All things considered, NZXT has won us over, and if we had some spare time to swap out the systems, this chassis would likely be already sitting in my office going to work as this is being typed up. The fact of the matter is that this is the next evolution in what a gaming chassis should be, and from now on it has raised the bar to a whole other plateau that many other companies will find it tough to compete with.
NZXT has a real winner on their hands with the H440 mid-tower chassis. It is the case every new buyer wants, and it is the perfect solution for the enthusiast who just doesn't have the time to perform the mods, but has plenty of gear to pack into a sleek and simplistic design that will make anyone who sees it jealous of their setup. As the award below shows, the next move is on everyone else, as NZXT moves up a huge step and everyone else in the industry wonders what just hit them.
PRICING: You can find products similar to this one for sale below.
United States: Find other tech and computer products like this over at Amazon's website.
United Kingdom: Find other tech and computer products like this over at Amazon UK's website.
Canada: Find other tech and computer products like this over at Amazon Canada's website.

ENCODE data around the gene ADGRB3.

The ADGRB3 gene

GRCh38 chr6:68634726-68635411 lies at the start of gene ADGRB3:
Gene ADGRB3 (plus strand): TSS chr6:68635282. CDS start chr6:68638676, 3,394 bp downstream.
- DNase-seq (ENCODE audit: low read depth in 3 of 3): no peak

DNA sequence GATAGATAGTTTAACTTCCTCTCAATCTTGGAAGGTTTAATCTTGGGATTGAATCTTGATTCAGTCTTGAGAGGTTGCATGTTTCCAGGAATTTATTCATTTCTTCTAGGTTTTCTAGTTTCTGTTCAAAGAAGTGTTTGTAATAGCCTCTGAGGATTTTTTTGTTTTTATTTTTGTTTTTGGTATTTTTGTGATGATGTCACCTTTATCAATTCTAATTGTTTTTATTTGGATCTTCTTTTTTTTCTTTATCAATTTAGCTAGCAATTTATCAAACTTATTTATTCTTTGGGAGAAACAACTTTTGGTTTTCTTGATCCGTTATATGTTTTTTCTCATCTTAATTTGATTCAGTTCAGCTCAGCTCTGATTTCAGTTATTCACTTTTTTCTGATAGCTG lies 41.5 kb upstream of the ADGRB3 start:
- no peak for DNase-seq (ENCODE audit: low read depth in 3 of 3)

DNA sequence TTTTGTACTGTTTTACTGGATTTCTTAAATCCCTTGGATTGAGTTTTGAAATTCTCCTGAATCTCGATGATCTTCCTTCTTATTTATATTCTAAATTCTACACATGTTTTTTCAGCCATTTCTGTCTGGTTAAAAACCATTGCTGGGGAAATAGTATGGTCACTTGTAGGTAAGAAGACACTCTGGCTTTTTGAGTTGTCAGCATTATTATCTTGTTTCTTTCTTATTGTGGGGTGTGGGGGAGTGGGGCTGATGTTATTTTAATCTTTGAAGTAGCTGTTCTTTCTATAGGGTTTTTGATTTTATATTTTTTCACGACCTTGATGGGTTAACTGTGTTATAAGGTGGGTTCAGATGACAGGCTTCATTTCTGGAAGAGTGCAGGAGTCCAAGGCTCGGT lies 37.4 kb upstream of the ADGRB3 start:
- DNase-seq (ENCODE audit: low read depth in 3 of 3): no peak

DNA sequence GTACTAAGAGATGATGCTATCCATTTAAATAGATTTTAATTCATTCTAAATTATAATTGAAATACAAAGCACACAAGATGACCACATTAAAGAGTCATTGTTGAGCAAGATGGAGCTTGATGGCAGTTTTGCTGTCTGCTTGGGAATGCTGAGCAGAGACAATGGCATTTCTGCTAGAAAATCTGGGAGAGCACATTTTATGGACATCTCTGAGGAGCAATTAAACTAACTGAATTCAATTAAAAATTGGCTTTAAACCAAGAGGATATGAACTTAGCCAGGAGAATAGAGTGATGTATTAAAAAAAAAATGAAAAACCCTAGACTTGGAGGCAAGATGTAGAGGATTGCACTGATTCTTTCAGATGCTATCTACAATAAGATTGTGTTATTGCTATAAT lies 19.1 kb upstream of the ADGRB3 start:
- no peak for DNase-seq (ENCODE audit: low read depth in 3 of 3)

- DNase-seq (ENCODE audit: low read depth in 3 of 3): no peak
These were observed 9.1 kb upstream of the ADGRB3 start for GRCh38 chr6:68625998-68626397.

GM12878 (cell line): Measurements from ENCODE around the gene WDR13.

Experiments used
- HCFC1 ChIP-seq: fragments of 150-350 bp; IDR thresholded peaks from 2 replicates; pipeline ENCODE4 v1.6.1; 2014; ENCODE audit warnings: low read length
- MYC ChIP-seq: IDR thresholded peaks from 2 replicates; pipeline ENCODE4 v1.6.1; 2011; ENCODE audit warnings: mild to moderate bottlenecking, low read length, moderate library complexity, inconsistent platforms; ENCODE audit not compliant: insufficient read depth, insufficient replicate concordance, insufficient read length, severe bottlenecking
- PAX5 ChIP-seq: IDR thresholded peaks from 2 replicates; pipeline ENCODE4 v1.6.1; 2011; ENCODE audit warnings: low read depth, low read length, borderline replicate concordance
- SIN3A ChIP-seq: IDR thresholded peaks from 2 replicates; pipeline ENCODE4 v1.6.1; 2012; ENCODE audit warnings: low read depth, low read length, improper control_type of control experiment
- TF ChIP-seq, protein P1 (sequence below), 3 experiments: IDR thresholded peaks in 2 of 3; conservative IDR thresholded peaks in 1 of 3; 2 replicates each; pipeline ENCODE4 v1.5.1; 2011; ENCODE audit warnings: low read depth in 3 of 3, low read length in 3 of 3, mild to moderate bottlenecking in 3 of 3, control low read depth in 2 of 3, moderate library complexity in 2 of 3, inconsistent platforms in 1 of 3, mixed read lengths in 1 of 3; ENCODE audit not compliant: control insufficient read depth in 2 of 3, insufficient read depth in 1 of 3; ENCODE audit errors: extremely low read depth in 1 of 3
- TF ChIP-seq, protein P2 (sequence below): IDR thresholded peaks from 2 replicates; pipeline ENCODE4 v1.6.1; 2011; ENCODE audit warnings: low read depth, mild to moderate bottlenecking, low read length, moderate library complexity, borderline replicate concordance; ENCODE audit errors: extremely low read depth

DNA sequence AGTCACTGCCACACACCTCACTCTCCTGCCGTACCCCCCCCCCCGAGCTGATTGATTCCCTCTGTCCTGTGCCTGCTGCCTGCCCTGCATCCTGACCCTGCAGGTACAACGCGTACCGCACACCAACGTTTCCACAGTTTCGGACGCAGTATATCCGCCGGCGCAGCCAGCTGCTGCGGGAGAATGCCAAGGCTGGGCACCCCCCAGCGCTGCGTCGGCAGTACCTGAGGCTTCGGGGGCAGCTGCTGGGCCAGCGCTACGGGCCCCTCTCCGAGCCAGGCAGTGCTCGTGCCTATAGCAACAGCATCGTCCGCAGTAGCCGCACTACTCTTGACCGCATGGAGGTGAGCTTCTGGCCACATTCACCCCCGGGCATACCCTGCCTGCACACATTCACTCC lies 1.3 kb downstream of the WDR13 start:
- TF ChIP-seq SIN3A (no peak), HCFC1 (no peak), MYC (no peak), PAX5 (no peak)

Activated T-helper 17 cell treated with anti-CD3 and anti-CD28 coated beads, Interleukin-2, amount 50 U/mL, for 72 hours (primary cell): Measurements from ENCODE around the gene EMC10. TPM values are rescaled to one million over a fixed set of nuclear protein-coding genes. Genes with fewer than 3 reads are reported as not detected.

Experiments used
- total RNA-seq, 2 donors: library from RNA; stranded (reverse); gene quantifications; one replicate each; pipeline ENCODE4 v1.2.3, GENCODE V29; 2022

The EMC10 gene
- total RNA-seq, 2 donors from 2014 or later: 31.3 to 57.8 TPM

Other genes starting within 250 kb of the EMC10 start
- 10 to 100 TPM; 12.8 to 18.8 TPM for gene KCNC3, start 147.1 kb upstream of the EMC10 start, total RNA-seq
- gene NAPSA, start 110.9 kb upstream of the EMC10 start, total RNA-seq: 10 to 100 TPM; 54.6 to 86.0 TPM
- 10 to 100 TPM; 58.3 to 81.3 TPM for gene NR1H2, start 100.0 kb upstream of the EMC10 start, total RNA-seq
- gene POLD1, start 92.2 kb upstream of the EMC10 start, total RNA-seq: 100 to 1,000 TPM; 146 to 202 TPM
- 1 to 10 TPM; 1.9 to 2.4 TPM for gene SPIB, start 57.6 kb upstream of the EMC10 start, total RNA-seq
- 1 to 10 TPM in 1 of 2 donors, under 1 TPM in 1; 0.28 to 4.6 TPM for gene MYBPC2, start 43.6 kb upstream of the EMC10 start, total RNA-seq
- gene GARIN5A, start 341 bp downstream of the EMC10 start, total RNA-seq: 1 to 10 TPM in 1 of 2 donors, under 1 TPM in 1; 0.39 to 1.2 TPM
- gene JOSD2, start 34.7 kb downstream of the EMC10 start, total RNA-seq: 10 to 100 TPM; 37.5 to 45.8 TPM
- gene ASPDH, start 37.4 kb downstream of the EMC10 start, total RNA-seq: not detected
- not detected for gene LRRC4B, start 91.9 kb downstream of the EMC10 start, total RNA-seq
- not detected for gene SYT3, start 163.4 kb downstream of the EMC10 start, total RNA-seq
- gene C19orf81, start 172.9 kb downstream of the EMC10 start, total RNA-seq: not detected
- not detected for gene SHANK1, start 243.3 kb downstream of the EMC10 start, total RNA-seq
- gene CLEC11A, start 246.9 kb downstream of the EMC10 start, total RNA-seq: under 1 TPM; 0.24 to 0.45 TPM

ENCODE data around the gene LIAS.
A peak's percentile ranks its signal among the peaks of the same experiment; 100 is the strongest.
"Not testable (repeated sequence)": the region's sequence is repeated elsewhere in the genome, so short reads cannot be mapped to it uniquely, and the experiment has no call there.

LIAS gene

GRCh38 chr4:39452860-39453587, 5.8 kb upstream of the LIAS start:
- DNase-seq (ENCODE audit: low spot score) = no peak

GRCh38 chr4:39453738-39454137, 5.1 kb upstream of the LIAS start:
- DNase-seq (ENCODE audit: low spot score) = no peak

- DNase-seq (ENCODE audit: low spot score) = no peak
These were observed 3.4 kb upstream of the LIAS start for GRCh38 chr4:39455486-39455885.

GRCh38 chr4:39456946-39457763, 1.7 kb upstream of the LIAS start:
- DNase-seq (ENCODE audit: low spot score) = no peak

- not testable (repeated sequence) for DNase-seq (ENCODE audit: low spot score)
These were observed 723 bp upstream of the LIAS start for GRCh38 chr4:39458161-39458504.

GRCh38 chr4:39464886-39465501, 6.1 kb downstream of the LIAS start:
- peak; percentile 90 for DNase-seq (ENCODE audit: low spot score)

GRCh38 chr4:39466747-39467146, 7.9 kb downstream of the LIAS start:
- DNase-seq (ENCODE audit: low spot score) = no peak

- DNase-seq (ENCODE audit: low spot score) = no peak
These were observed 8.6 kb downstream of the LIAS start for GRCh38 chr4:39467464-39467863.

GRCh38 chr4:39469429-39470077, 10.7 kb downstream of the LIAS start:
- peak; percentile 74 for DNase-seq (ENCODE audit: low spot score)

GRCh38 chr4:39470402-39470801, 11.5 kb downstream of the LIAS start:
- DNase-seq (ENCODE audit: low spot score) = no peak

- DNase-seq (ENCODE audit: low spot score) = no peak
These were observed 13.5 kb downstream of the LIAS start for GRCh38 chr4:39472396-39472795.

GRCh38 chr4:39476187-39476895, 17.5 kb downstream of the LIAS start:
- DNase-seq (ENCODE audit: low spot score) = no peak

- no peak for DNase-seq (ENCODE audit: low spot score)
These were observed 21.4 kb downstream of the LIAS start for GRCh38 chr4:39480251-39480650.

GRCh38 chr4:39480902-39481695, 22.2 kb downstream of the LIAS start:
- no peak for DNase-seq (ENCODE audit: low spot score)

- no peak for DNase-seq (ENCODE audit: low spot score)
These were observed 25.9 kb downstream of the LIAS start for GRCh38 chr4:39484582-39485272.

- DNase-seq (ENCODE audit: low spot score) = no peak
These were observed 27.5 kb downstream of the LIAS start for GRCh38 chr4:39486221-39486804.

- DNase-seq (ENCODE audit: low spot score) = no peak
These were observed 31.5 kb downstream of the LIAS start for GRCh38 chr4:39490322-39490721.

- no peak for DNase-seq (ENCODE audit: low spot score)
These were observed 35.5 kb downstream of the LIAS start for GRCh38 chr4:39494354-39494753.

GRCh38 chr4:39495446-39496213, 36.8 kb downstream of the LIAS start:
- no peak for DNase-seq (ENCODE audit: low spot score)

- Page 1 [Introduction]
- Page 2 [Specifications, Availability and Pricing]
- Page 3 [Packaging and the NZXT H440]
- Page 4 [Inside the H440]
- Page 5 [Accessories and Documentation]
- Page 6 [The Build and Finished Product]
- Page 7 [Final Thoughts]
Recommended for You
- We at TweakTown openly invite the companies who provide us with review samples / who are mentioned or discussed to express their opinion of our content. If any company representative wishes to respond, we will publish the response here.
Latest News Posts
- HP teases a high-end PC backpack for VR, still a work in progress
- Corsair's custom-built Dominator Platinum RAM for ASUS ROG announced
- EVGA's new GeForce GTX 1080 features ACX 3.0 cooling, and more
- Colorful's new iGame GeForce GTX 1080 has stock GPU clock of 1.84GHz
- NBC announces it will air Rio Olympics in 4K, HDR and even Dolby Atmos
- Asrock 3-Way 2S2S SLI Bridge Card
- Amped Wireless Athena AC2600 RTA2600 MU-MIMO Wireless Router Review
- ASRock 990FX Extreme9 IPMI Module?
- Tweak Launcher dont work with x99-sli mobo
- SanDisk X400 1TB SATA III SSD Review
- Tesoro to showcase new infrared key switch at Computex 2016
- Colorful introduces first custom GTX1080: Colorful iGameGTX1080 X-TOP-8G
- CybertronPC offers new NVIDIA GeForce GTX 1080 graphics on all desktops
- Inno3D announces new GeForce GTX 1080 video cards
- Samsung Electronics expands 750 EVO SSD with worldwide availability and increases capacity to 500GB